Emma Twigg is ready to put to an to end one of the most dominant reigns in rowing history.

Twigg booked her place in the final of the women's single sculls yesterday with a well-calculated performance in the semifinal, finishing third behind key rivals Ekaterina Karsten, of Belarus, and the Czech Republic's Mirka Knapkova.

Despite placing third, Twigg believes she's strongly placed for an assault on the title of 38-year-old Karsten who's dominated the event for more than a decade, winning six world championship titles including the last four in a row.

It must be a daunting prospect to approach a final knowing one competitor has virtually owned the event for the past 10 years, but Twigg remains unfazed.

"I firmly believe that Karsten is beatable, she was beaten in Beijing [by Bulgarian Rumyana Neykova]. So I'm going out there to give it absolutely everything on Saturday," said Twigg.

Judging by Karsten's form in yesterday's semifinal, it will take a massive effort to overcome her - the woman simply does not like to lose.

Karsten held off a spirited challenge from Knapkova through the middle stages of the first semifinal to power through for an easy win.

Twigg, meanwhile, was happy to settle for third. Once the 23-year-old had established herself in the top three she took her foot off the accelerator, dropping her stroke rate down to an economical 26 over the final 500m of the race.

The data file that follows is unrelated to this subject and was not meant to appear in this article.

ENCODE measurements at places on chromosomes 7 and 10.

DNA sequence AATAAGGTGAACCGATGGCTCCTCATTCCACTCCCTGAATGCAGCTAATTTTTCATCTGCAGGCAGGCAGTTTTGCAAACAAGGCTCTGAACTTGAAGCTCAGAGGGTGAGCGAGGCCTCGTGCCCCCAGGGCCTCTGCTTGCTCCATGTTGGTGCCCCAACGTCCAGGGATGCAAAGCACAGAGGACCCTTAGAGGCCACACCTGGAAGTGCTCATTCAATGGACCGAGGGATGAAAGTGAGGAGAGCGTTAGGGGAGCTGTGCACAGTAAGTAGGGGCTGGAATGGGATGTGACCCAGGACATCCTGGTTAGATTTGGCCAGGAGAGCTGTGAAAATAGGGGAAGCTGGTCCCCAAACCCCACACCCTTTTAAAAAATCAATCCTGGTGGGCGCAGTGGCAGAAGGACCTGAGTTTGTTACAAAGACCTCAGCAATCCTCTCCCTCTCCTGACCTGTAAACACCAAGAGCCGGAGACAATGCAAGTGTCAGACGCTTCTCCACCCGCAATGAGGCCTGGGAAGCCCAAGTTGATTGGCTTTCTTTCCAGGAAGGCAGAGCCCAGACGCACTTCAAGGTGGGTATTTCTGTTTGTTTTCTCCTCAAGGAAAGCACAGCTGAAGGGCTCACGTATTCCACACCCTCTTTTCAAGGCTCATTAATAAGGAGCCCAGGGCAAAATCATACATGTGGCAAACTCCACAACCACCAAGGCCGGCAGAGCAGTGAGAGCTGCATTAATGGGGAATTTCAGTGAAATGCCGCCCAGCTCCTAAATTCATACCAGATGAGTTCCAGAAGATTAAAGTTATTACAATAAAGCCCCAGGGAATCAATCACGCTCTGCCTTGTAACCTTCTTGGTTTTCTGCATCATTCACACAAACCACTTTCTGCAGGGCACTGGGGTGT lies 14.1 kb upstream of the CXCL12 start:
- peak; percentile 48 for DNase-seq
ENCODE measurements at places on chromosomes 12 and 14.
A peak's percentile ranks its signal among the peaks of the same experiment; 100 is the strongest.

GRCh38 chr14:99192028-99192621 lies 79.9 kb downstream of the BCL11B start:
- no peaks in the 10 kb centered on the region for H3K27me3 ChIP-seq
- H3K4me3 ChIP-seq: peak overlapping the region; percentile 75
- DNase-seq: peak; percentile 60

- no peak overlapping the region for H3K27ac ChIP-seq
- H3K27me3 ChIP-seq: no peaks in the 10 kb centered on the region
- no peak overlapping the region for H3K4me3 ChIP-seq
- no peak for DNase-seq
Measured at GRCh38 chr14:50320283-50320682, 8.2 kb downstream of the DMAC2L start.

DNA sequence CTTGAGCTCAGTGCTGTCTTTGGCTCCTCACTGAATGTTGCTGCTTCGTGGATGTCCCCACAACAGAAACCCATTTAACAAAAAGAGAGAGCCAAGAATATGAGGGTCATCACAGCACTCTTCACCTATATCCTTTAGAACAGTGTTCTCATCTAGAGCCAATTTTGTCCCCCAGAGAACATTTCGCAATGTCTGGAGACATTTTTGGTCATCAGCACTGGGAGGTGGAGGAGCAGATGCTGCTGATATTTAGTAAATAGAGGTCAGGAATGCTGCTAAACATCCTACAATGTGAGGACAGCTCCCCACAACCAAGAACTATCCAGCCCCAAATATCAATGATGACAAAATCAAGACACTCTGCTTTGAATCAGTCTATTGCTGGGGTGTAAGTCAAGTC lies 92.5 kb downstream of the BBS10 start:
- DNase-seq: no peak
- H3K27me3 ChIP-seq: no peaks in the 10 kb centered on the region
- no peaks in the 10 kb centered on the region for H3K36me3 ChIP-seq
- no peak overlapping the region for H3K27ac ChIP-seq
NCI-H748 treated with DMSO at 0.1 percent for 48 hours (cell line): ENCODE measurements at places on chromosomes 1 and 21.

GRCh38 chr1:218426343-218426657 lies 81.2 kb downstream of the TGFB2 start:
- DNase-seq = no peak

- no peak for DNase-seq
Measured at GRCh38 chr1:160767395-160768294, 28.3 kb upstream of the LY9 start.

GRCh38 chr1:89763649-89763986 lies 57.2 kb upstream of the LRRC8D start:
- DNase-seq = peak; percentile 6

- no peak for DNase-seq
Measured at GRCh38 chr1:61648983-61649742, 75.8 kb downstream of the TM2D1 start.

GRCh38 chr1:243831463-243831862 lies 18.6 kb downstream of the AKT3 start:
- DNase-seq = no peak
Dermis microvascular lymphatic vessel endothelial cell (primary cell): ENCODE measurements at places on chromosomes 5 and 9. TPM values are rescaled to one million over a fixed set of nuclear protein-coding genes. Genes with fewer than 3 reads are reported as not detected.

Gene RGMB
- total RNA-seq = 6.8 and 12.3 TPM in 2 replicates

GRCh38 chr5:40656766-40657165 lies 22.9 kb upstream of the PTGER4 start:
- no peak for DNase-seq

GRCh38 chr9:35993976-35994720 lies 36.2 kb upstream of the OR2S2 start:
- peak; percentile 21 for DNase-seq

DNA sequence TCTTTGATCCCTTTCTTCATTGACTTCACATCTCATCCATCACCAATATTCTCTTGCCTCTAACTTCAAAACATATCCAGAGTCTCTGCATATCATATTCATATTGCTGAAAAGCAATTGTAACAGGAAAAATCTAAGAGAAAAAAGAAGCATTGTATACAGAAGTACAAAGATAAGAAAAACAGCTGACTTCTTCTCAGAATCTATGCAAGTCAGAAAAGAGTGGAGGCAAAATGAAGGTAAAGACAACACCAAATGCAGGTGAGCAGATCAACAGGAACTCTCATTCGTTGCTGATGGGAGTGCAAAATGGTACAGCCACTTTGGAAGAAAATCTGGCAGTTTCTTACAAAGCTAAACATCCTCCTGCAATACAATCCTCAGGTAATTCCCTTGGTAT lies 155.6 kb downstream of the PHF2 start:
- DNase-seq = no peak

She was clearly conserving her energy for the final, but Twigg was reluctant to reveal just how much she has left in the tank heading into tomorrow's showdown.

"I don't want to give too many secrets away, but I felt very comfortable," she said.

It's taken a long time for Twigg to feel comfortable in the boat again.

The promising up-and-comer's season was derailed when she had to return home from her European campaign after being struck by a mystery illness that caused severe exhaustion.

Twigg said she noticed a slump in form and energy at the Munich World Cup regatta in June when she failed to make the A final, after winning silver in a highly encouraging performance at the opening regatta in Bled in May.

It took some time to overcome the setback and work her way back to full training, but she now believes she's in top form.

"Whatever was holding me back then I'm definitely over. In terms of the fatigue, I don't feel anything like that any more and the last two months of training have been really good."

Confidence appears to be high all round in the New Zealand camp, with 13 crews securing their place in the A finals.

"That's pretty unprecedented," Twigg said of the New Zealand team's efforts. "We're all just buzzing and really excited about the weekend."